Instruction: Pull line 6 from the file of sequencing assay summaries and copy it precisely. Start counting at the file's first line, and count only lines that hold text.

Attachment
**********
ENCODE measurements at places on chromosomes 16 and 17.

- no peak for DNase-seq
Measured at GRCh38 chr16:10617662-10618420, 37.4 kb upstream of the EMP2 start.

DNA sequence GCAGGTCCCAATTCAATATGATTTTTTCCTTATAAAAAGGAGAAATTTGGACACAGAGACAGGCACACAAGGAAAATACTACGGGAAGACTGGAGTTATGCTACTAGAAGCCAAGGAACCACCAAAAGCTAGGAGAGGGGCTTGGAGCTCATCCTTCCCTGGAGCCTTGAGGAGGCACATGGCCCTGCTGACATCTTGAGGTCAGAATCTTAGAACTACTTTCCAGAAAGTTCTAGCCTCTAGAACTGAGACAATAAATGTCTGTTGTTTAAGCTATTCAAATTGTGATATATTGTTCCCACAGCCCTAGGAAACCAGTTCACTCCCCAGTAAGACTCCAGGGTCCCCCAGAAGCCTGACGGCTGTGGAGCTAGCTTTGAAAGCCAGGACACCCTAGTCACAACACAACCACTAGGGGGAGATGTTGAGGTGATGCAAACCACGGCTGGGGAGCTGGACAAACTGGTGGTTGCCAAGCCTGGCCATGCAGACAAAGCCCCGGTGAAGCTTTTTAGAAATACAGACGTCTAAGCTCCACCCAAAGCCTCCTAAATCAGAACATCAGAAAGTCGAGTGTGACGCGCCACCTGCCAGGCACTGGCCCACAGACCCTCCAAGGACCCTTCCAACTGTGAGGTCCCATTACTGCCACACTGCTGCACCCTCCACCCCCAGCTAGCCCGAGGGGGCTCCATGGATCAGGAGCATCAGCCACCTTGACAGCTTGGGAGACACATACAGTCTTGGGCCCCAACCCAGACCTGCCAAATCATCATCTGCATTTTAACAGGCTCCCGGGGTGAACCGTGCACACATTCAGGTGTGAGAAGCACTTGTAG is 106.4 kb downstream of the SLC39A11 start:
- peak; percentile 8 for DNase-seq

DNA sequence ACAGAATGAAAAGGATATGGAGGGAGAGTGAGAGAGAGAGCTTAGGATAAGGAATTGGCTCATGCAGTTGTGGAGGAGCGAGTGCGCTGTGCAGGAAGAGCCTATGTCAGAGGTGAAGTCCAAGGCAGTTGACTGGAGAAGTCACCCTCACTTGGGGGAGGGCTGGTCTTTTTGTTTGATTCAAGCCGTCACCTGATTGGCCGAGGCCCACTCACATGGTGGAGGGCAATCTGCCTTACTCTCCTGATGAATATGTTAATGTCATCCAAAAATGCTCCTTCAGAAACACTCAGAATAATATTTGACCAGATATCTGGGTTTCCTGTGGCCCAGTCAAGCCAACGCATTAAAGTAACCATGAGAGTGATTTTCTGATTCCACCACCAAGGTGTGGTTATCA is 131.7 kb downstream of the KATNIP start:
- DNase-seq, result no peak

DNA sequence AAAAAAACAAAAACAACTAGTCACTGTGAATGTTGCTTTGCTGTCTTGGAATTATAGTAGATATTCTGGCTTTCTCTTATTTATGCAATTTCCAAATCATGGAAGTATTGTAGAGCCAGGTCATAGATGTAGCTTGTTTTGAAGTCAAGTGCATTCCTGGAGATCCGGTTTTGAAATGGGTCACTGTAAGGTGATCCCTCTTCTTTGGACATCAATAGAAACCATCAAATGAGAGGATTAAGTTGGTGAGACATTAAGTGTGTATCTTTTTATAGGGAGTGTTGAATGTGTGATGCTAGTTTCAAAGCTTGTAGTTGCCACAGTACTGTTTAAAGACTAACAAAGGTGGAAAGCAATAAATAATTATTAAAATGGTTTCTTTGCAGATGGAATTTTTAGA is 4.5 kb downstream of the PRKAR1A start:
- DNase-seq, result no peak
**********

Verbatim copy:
DNA sequence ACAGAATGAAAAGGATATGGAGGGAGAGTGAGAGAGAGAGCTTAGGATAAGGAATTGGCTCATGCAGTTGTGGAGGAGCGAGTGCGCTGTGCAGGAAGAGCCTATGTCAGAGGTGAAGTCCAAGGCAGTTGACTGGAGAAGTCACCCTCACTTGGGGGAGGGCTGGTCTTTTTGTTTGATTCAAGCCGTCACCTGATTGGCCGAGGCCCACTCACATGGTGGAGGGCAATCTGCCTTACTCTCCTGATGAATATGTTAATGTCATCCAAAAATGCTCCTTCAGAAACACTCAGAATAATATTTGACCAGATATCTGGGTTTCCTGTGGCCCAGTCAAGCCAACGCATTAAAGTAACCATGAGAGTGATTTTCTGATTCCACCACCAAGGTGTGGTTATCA is 131.7 kb downstream of the KATNIP start: